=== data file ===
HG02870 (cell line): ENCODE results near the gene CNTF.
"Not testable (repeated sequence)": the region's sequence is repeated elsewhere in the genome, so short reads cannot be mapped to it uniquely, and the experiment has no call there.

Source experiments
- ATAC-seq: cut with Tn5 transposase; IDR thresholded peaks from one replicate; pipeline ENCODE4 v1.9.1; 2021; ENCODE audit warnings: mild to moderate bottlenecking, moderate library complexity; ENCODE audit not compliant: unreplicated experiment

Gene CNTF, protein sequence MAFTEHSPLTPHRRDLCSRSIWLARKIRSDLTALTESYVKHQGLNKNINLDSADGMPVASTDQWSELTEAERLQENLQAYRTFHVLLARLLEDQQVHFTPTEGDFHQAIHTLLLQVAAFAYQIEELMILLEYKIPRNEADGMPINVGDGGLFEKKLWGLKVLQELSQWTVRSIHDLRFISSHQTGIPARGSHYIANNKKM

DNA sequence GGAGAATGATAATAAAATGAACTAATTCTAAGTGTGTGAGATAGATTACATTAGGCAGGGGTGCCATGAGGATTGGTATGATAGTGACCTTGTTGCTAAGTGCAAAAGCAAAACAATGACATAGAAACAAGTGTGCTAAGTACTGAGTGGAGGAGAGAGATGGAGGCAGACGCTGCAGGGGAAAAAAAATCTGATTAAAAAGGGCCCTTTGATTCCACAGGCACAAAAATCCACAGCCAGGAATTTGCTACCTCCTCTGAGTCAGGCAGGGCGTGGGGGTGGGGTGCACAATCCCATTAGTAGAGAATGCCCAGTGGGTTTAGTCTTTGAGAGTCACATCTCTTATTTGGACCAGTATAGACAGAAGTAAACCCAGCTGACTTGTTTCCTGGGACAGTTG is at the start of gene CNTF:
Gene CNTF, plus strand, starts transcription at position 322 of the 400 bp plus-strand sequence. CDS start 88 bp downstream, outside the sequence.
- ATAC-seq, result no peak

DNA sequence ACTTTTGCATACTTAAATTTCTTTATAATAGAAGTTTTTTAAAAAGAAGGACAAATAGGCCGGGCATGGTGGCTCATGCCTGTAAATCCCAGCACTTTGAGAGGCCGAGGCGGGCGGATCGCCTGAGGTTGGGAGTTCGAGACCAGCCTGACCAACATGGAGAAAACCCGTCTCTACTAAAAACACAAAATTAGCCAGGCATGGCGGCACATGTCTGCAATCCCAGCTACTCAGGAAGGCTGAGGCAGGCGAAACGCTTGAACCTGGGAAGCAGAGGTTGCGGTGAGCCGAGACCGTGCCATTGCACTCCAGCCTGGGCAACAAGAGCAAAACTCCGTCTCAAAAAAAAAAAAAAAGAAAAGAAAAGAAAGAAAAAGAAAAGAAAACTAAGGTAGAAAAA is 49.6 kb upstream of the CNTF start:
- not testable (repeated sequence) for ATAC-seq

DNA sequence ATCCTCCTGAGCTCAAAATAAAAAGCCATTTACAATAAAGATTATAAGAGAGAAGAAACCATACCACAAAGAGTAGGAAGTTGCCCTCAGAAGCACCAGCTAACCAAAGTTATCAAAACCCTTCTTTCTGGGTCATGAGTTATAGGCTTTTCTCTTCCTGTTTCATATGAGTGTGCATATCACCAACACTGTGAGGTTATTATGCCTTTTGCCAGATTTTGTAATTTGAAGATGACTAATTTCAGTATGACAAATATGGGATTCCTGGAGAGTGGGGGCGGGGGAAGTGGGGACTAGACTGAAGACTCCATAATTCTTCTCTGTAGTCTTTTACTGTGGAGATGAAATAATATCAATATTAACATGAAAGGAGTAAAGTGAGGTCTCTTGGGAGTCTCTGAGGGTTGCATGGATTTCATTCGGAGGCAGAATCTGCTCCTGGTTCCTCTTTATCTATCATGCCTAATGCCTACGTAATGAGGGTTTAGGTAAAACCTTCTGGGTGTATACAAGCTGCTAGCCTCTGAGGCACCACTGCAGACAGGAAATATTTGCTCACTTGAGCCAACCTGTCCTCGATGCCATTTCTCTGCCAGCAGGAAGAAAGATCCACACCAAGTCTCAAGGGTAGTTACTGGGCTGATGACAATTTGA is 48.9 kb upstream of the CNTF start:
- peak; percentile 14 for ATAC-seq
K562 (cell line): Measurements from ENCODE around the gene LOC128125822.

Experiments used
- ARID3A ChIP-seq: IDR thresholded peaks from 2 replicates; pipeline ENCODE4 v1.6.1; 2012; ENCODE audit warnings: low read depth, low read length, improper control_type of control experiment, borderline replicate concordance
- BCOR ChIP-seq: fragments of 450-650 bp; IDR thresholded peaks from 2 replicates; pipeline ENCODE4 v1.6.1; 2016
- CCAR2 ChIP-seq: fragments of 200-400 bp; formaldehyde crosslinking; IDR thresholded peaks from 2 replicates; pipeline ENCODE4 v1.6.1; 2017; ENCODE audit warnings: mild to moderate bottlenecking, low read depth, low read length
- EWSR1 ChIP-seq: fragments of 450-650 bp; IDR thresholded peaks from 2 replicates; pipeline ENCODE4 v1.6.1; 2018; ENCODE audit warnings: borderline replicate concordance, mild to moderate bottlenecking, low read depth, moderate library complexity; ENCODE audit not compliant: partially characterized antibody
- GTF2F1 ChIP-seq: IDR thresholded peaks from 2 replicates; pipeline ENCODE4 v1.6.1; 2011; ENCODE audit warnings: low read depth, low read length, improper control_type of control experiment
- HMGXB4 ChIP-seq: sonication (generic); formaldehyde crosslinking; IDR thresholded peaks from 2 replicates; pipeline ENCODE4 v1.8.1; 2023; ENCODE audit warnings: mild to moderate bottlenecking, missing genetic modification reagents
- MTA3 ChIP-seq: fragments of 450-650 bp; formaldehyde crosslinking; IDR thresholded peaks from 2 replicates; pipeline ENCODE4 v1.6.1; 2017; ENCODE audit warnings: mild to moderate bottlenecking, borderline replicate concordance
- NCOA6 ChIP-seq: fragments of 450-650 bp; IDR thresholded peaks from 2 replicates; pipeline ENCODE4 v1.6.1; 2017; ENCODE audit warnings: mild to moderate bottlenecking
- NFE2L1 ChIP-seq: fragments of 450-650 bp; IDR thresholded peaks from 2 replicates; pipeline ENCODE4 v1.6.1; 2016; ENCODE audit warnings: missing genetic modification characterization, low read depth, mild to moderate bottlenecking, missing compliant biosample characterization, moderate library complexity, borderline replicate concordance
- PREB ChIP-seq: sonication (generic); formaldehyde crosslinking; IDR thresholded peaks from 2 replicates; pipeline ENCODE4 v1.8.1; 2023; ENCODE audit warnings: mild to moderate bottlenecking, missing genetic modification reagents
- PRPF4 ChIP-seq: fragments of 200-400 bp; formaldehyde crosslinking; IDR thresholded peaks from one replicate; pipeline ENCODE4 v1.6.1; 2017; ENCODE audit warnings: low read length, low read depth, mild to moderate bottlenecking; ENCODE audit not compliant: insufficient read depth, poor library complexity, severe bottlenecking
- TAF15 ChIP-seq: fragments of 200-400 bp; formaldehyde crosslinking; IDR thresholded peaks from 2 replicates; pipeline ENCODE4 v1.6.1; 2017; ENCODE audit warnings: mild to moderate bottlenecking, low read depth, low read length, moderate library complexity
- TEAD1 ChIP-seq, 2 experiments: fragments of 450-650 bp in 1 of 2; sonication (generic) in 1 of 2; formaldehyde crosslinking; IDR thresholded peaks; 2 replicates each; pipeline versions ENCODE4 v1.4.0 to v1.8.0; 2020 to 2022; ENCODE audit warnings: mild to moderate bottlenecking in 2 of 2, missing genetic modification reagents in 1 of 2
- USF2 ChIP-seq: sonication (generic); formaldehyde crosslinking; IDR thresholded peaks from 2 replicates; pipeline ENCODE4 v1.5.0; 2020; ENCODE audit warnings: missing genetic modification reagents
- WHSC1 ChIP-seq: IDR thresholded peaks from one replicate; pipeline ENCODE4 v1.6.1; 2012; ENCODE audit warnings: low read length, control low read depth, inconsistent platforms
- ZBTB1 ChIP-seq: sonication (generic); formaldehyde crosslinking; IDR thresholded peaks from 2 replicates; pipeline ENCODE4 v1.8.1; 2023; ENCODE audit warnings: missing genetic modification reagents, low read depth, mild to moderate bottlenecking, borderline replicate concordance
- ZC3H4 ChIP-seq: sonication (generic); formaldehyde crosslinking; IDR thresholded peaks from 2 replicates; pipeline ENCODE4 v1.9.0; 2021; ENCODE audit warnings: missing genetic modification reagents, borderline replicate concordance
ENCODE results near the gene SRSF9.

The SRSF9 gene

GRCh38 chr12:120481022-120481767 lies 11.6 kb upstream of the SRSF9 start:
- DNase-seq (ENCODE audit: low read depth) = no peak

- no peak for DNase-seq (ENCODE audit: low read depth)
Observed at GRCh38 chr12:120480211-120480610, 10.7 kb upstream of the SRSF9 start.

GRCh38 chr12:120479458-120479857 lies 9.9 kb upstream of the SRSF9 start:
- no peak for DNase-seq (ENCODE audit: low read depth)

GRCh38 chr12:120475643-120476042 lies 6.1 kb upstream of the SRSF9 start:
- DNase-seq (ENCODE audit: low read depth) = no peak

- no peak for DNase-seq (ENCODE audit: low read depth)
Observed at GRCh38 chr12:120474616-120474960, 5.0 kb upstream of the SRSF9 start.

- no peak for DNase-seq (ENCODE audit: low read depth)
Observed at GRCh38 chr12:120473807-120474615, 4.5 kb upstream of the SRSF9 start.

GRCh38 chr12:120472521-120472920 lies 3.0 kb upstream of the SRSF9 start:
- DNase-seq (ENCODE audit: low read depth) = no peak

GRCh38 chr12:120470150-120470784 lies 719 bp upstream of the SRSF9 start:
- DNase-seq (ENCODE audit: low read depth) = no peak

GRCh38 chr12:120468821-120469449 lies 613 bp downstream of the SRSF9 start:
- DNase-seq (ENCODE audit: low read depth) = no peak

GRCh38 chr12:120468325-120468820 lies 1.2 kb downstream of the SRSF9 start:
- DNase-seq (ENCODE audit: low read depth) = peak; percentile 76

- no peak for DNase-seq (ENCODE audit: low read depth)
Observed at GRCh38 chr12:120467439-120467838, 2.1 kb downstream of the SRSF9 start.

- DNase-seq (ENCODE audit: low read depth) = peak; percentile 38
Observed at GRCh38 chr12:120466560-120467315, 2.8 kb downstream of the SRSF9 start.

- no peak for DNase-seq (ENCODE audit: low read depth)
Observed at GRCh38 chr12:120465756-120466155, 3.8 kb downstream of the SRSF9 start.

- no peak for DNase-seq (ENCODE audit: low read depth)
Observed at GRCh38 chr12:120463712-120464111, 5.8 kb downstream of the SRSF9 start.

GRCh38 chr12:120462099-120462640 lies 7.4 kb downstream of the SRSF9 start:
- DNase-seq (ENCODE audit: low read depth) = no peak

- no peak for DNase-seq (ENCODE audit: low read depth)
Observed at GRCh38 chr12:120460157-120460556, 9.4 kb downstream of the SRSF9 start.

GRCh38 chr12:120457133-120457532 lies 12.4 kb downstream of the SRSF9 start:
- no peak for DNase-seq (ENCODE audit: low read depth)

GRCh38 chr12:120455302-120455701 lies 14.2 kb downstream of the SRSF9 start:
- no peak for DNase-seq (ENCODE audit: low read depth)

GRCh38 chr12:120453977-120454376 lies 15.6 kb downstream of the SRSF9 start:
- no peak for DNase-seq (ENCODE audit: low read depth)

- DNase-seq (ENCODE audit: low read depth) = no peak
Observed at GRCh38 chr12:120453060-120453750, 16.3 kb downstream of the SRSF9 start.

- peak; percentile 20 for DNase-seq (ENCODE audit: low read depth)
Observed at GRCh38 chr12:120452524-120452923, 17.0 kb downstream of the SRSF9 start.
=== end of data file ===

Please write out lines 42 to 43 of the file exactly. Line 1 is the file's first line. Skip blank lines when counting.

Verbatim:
- no peak for DNase-seq (ENCODE audit: low read depth)
Observed at GRCh38 chr12:120474616-120474960, 5.0 kb upstream of the SRSF9 start.